Lessons Introductory to the Modern Higher Algebra

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Hodges, Figgis, and Company, 1876 - Algebra, Abstract - 318 pages
 

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Page 104 - Any function of the coefficients of a quartic is called an invariant, if, when the quadric is linearly transformed, the same function of the new coefficients is equal to the old function multiplied by some power of the modulus of transformation ; that is to say, when we have Ф И? Д QI •••) — Д"Ф (a) & c) •••)•" It is, I think, better to replace the words in Italics by others less exacting, viz.
Page 103 - Cayley set himself the problem to determine a priori what functions of the coefficients of a given equation possess this property of invariance, and found, to begin with, in 1845, that the so-called " hyper-determinants
Page 219 - Article ; for the product of the squares ot the differences of all the roots is made up of the product of the squares of the differences of the roots of...
Page 29 - The general theorem of which these are particular cases can he proved in a similar manner, and may be expressed as follows : — A minor of the order m formed out of the inverse constituents is equal to the complementary of the corresponding minor of the original determinant A multiplied by the (m — 1)'* power q/"A.
Page 55 - Put for x in succession a, b, c,••. and add; thus The terms on the right-hand side which are equidistant from the beginning and the end are equal ; therefore by rearranging and dividing by 2 we obtain ...+^(-ir v ]p ;yNow Sl, S3,...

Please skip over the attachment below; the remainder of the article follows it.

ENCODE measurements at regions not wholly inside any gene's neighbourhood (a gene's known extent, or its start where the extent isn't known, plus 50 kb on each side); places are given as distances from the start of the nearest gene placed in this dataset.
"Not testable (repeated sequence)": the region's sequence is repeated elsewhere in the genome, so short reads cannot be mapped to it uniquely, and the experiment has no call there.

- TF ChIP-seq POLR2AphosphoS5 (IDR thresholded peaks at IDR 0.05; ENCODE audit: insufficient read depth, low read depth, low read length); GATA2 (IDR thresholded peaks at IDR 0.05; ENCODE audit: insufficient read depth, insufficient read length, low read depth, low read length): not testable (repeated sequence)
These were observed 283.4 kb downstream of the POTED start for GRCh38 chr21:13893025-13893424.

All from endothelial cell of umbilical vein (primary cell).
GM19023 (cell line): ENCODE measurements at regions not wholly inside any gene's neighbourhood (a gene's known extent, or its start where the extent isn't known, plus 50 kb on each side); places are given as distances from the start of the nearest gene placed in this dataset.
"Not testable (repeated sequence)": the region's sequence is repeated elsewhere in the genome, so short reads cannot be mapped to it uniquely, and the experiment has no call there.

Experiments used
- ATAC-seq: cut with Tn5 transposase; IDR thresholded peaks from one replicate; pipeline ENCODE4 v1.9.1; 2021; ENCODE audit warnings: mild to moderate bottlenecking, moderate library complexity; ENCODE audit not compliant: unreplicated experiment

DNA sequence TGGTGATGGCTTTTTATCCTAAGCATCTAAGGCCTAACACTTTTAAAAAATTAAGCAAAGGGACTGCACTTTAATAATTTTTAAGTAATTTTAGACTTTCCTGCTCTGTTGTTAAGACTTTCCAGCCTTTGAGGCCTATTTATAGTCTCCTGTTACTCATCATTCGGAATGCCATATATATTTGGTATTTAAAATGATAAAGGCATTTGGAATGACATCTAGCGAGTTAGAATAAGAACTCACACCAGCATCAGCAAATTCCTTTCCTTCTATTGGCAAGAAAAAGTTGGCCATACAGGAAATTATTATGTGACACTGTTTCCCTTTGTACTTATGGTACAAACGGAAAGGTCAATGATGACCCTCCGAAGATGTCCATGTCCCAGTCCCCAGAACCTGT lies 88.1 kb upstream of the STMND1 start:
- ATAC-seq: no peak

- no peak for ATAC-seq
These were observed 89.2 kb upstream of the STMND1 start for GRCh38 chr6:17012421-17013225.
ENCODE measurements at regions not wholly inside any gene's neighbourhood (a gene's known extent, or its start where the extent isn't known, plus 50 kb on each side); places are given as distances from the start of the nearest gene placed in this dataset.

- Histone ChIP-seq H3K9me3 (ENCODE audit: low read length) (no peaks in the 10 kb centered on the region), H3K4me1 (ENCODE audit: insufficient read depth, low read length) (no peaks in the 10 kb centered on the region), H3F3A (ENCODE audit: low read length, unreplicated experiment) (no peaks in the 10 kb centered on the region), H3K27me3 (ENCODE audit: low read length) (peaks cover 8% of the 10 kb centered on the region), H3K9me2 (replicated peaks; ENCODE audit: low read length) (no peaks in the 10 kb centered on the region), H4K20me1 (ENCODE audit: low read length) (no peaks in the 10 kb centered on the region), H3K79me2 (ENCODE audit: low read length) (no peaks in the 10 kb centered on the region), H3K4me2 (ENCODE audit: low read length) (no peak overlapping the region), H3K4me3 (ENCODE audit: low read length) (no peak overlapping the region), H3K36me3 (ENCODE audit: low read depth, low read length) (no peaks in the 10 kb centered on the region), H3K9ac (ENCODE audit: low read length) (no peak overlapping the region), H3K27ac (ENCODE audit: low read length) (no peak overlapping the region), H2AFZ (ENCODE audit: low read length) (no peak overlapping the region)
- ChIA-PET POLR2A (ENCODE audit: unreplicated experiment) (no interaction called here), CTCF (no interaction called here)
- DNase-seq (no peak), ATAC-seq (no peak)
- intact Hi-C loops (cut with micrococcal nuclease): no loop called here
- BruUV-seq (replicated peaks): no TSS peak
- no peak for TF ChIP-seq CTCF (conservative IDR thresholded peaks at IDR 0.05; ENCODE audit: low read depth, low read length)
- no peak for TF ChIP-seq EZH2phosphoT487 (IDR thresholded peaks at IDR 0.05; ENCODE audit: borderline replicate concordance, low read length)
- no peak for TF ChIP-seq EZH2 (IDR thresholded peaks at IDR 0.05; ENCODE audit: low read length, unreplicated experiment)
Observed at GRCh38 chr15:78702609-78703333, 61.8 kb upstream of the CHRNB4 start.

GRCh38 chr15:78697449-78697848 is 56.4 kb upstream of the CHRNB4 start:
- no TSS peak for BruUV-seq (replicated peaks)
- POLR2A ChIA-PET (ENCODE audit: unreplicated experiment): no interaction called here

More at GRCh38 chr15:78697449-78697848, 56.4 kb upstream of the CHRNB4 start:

Page 294 - Cayley, nearly three years later (1845), to propose to himself the problem to determine a priori what functions of the coefficients of an equation possess this property of invariance, and...
Page 10 - ... The process of evaluation of a numerical determinant is dependent on four principles : — (1) That the value of a determinant is not altered if rows are changed into columns. (2) The interchange of two rows or two columns reverses the sign of the determinant. (3) If every constituent in any row or column be multiplied by the same factor, then the determinant is multiplied by that factor. (4) A determinant is not altered if we add to each constituent of any row or column the corresponding constituents...
Page 260 - Art. 5, by the formula 8 + 2f = a' (I + m + n 4. r} - ff, using which values for 8 and 8' we arrive at the same result as in the last article. 12. We next suppose the quantics to have common two surfaces having i points of intersection. The method would be the same if there were several surfaces. Let the last quantic be a complex one, consisting of Z which passes through the first surface and Z' which passes through the second.

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